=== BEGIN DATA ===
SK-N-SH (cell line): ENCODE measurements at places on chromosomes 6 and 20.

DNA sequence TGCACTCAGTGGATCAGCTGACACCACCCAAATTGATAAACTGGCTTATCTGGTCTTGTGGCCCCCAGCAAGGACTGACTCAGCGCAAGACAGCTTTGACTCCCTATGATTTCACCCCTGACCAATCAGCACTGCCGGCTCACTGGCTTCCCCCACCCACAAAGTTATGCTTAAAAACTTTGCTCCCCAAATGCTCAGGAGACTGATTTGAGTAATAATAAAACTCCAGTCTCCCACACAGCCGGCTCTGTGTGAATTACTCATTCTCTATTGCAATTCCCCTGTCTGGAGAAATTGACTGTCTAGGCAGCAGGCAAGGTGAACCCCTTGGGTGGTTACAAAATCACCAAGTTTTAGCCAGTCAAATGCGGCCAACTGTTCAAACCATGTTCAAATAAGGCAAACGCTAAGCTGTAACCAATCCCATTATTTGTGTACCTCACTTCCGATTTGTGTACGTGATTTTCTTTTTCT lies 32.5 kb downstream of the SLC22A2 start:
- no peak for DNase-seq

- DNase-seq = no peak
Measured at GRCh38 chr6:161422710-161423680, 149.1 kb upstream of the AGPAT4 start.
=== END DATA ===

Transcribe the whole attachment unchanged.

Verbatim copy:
SK-N-SH (cell line): ENCODE measurements at places on chromosomes 6 and 20.

DNA sequence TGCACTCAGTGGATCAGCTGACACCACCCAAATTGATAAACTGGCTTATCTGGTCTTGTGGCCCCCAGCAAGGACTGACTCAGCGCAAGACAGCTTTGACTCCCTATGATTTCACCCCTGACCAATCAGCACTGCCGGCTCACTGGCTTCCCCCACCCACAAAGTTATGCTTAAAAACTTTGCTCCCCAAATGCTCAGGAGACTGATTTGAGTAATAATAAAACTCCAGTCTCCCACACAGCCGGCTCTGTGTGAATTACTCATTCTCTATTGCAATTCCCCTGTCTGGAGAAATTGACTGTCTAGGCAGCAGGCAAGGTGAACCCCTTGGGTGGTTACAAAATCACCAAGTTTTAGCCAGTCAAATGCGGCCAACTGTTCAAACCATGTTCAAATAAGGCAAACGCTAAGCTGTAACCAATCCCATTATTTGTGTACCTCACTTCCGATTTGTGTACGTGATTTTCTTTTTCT lies 32.5 kb downstream of the SLC22A2 start:
- no peak for DNase-seq

- DNase-seq = no peak
Measured at GRCh38 chr6:161422710-161423680, 149.1 kb upstream of the AGPAT4 start.